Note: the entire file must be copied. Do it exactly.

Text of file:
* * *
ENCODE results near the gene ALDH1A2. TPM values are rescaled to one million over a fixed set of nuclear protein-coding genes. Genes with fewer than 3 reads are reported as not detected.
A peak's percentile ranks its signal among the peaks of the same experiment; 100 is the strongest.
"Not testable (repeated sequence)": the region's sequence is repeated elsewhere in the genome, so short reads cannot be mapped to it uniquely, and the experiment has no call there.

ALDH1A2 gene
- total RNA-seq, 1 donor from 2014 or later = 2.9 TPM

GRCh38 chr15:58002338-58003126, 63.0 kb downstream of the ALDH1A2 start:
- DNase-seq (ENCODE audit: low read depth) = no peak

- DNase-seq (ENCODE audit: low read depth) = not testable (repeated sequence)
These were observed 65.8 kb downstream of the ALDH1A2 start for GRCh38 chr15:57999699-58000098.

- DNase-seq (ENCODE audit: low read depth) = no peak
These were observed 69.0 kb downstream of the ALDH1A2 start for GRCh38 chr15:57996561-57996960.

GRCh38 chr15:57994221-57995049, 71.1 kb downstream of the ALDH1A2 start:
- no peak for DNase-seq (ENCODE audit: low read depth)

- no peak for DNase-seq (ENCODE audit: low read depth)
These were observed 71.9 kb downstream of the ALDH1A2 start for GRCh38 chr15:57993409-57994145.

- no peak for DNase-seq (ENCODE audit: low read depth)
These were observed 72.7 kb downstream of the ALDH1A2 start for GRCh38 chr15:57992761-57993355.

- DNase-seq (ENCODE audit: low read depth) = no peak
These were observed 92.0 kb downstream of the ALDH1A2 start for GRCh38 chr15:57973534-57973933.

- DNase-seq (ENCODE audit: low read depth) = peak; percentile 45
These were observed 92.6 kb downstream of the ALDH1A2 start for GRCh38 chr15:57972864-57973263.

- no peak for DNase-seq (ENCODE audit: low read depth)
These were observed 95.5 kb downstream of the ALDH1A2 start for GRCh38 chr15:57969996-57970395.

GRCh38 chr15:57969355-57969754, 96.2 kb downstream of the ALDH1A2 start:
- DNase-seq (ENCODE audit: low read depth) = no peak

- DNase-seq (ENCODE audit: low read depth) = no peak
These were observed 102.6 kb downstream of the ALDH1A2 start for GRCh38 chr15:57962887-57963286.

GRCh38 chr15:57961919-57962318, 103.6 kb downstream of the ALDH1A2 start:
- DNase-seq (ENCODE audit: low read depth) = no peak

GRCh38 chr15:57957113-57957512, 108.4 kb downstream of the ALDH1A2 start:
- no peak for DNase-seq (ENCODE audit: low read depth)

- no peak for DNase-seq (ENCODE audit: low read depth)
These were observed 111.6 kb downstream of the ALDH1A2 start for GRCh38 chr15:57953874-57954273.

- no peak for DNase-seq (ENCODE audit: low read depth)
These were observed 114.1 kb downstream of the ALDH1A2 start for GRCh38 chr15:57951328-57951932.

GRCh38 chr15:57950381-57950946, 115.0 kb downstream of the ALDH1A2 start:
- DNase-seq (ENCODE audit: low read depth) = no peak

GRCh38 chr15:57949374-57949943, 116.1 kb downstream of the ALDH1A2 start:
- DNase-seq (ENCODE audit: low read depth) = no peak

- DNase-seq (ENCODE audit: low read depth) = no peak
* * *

ENCODE results near the gene ALDH1A2. TPM values are rescaled to one million over a fixed set of nuclear protein-coding genes. Genes with fewer than 3 reads are reported as not detected.
A peak's percentile ranks its signal among the peaks of the same experiment; 100 is the strongest.
"Not testable (repeated sequence)": the region's sequence is repeated elsewhere in the genome, so short reads cannot be mapped to it uniquely, and the experiment has no call there.

ALDH1A2 gene
- total RNA-seq, 1 donor from 2014 or later = 2.9 TPM

GRCh38 chr15:58002338-58003126, 63.0 kb downstream of the ALDH1A2 start:
- DNase-seq (ENCODE audit: low read depth) = no peak

- DNase-seq (ENCODE audit: low read depth) = not testable (repeated sequence)
These were observed 65.8 kb downstream of the ALDH1A2 start for GRCh38 chr15:57999699-58000098.

- DNase-seq (ENCODE audit: low read depth) = no peak
These were observed 69.0 kb downstream of the ALDH1A2 start for GRCh38 chr15:57996561-57996960.

GRCh38 chr15:57994221-57995049, 71.1 kb downstream of the ALDH1A2 start:
- no peak for DNase-seq (ENCODE audit: low read depth)

- no peak for DNase-seq (ENCODE audit: low read depth)
These were observed 71.9 kb downstream of the ALDH1A2 start for GRCh38 chr15:57993409-57994145.

- no peak for DNase-seq (ENCODE audit: low read depth)
These were observed 72.7 kb downstream of the ALDH1A2 start for GRCh38 chr15:57992761-57993355.

- DNase-seq (ENCODE audit: low read depth) = no peak
These were observed 92.0 kb downstream of the ALDH1A2 start for GRCh38 chr15:57973534-57973933.

- DNase-seq (ENCODE audit: low read depth) = peak; percentile 45
These were observed 92.6 kb downstream of the ALDH1A2 start for GRCh38 chr15:57972864-57973263.

- no peak for DNase-seq (ENCODE audit: low read depth)
These were observed 95.5 kb downstream of the ALDH1A2 start for GRCh38 chr15:57969996-57970395.

GRCh38 chr15:57969355-57969754, 96.2 kb downstream of the ALDH1A2 start:
- DNase-seq (ENCODE audit: low read depth) = no peak

- DNase-seq (ENCODE audit: low read depth) = no peak
These were observed 102.6 kb downstream of the ALDH1A2 start for GRCh38 chr15:57962887-57963286.

GRCh38 chr15:57961919-57962318, 103.6 kb downstream of the ALDH1A2 start:
- DNase-seq (ENCODE audit: low read depth) = no peak

GRCh38 chr15:57957113-57957512, 108.4 kb downstream of the ALDH1A2 start:
- no peak for DNase-seq (ENCODE audit: low read depth)

- no peak for DNase-seq (ENCODE audit: low read depth)
These were observed 111.6 kb downstream of the ALDH1A2 start for GRCh38 chr15:57953874-57954273.

- no peak for DNase-seq (ENCODE audit: low read depth)
These were observed 114.1 kb downstream of the ALDH1A2 start for GRCh38 chr15:57951328-57951932.

GRCh38 chr15:57950381-57950946, 115.0 kb downstream of the ALDH1A2 start:
- DNase-seq (ENCODE audit: low read depth) = no peak

GRCh38 chr15:57949374-57949943, 116.1 kb downstream of the ALDH1A2 start:
- DNase-seq (ENCODE audit: low read depth) = no peak

- DNase-seq (ENCODE audit: low read depth) = no peak